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Kingston revealed as Tasmania’s biggest animal collision hotspot in new AAMI findings

Pulse Tasmania
Slow down for wildlife sign. Image / Stock

Tasmania’s biggest animal collision hotspot has been revealed, with a new national study showing the Apple Isle is among the worst places in the country for animal-related road accidents.

The analysis of more than 21,000 AAMI animal collision claims across the country in 2023 found the worst animal collision hotspot in Tasmania is Kingston.

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Nationally, Dubbo in New South Wales holds the dubious title of Australia’s worst animal collision hotspot, followed by Sunbury in Victoria and Goulburn in New South Wales.

The study also found that animal collisions have increased by 22 per cent year-on-year, with the cooler months being the most dangerous time of year for animal collisions.

Wildlife road signage at Cradle Mountain. Image / Pulse

More than a quarter (28 per cent) of road accidents involving wildlife take place between June to August, with dusk being the most dangerous time, accounting for a quarter of accidents from 4:30pm- 8pm.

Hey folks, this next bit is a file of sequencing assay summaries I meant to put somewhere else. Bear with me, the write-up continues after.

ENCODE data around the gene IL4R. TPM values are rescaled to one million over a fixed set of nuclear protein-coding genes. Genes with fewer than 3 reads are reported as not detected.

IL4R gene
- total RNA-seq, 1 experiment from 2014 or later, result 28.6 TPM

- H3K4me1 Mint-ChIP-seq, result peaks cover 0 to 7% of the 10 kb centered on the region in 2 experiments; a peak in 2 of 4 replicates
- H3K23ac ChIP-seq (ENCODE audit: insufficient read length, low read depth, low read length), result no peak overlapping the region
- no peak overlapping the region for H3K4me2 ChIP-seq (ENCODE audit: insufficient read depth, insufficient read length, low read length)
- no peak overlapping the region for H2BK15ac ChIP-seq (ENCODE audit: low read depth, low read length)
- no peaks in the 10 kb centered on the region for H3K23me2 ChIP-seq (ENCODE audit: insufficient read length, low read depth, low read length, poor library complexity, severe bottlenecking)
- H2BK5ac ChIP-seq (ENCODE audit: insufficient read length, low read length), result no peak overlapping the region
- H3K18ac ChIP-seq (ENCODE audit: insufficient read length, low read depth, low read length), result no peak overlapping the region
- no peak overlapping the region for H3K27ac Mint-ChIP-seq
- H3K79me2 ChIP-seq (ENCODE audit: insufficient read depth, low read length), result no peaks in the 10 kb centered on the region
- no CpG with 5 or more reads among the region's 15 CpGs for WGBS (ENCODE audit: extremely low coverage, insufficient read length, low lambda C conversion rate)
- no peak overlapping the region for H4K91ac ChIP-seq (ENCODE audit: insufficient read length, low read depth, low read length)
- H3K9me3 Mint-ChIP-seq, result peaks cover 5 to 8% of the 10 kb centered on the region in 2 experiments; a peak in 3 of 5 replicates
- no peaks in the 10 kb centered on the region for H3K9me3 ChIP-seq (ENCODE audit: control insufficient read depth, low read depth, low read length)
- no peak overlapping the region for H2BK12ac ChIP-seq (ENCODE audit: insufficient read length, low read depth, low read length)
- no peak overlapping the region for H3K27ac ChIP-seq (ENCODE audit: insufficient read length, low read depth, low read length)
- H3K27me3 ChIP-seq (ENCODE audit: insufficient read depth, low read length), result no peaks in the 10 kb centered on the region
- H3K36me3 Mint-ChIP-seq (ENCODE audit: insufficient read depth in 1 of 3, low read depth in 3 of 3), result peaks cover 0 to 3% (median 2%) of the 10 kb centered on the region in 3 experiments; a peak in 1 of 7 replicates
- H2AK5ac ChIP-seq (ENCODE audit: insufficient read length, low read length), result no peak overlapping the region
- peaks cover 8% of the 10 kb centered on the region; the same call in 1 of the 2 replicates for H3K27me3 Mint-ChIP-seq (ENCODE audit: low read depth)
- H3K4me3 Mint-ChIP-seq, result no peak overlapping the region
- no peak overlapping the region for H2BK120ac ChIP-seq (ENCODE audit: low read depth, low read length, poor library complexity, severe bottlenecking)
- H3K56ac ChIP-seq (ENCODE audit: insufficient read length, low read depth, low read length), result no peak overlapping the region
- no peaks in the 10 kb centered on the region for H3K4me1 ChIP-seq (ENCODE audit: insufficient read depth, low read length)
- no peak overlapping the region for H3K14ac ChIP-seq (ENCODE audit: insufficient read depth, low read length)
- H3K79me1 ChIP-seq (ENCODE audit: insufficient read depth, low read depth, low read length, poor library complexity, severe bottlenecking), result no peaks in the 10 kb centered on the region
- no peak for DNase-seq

Research from AAMI found more than 40 per cent of Aussie drivers don’t pay attention to wildlife warning signs and most drivers (60 per cent) would dangerously swerve or slam on the brakes to avoid colliding with an animal.

Drivers pose a big risk to Tasmania’s wildlife. Pictured is Greg Irons from Bonorong Wildlife Park. Image / Pulse

“AAMI’s research found only around a quarter of Aussies would keep driving, even if it meant hitting an animal and damaging their car,” AAMI Motor Claims Manager Leah James said.

“During Winter, days are shorter and many of us are on the road when there’s low light in the early mornings and late afternoons. This coincides with when nocturnal mammals are most active, so drivers need to be more vigilant and on the lookout for wildlife.”

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James said it can be more dangerous to swerve to avoid hitting an animal than to keep driving, as swerving can mean losing control of a car and increase the chances of colliding with a tree, pole or another vehicle.

“To avoid a collision with wildlife, slow down when you see warning signs, scan the road ahead and use your peripheral vision to keep an eye on the edges for wildlife feeding or about to cross,” she said.

Drivers pose a big risk to Tasmania’s wildlife. Image / Stock

In Tasmania, AAMI say the worst car make and model for animal collisions is a Toyota Corolla, with the majority of incidents occurring on Sunday between 8pm and 12am.

While Kingston took the top spot, Cambridge came a close second. Hobart City ranked at 3, Brighton at 4 and Launceston at 5.

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